Lifeguards rescue hundreds of people from drowning each year, and despite harrowing scenes from "Baywatch" indicating otherwise, most of those rescues are probably due to something mundane like swimmer fatigue.

If people swam a bit more like walruses, lifeguards might be out of a job. Although clumsy on land, these aquatic mammals become pictures of grace underwater. Their four flippers propel them to speeds of up to 22 mph (35 kph), and their well-tuned circulatory systems enable them to spend more than 10 minutes underwater before coming up for air. Their hardy bodies -- male Pacific walruses may weigh as much as 3,748 pounds (1,700 kilograms) -- can even tolerate frigid arctic waters as low as -31 degrees Fahrenheit (-35 degrees Celsius) [source: SeaWorld].

­Even though you may not envy the thick layer of blubber that keeps walruses warm, you might find their ability to sleep in the water without drowning incredibly helpful. Wouldn't it be nice simply to stop swimming and gently bob along in the water whenever you got tired instead of having to haul yourself back to dry land?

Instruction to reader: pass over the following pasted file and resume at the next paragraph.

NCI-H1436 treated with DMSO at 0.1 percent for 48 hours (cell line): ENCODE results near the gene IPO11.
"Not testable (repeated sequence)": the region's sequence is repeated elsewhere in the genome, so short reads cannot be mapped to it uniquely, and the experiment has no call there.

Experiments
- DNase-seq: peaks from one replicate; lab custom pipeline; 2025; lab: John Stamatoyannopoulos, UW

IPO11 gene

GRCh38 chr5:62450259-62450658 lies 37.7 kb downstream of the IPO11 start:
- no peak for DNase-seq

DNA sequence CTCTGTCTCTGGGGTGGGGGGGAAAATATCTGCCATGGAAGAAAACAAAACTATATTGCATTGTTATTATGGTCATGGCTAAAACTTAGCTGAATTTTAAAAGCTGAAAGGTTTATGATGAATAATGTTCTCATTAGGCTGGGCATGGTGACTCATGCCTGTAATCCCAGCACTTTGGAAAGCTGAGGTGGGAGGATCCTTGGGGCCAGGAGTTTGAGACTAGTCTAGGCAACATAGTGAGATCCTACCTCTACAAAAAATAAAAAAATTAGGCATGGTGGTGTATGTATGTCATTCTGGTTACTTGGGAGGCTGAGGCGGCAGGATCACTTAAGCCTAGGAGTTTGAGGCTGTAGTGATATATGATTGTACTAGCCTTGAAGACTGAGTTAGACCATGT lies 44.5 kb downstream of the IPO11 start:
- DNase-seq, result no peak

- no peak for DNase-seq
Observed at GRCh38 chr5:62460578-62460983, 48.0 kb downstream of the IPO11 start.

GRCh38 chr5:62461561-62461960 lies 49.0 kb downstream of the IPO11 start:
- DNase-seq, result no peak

The fact that walruses can doze off without sinking to their deaths isn't that surprising when you consider all the other things they do while at sea: They mate in the water, give birth in the water and nurse their young in the water. They spend so much time at sea -- two-thirds of their lives, in fact -- that it makes you wonder what they don't do there.

Well, you can rule out sleeping as a possible answer. Find out how walruses sleep in the water without drowning on the next page.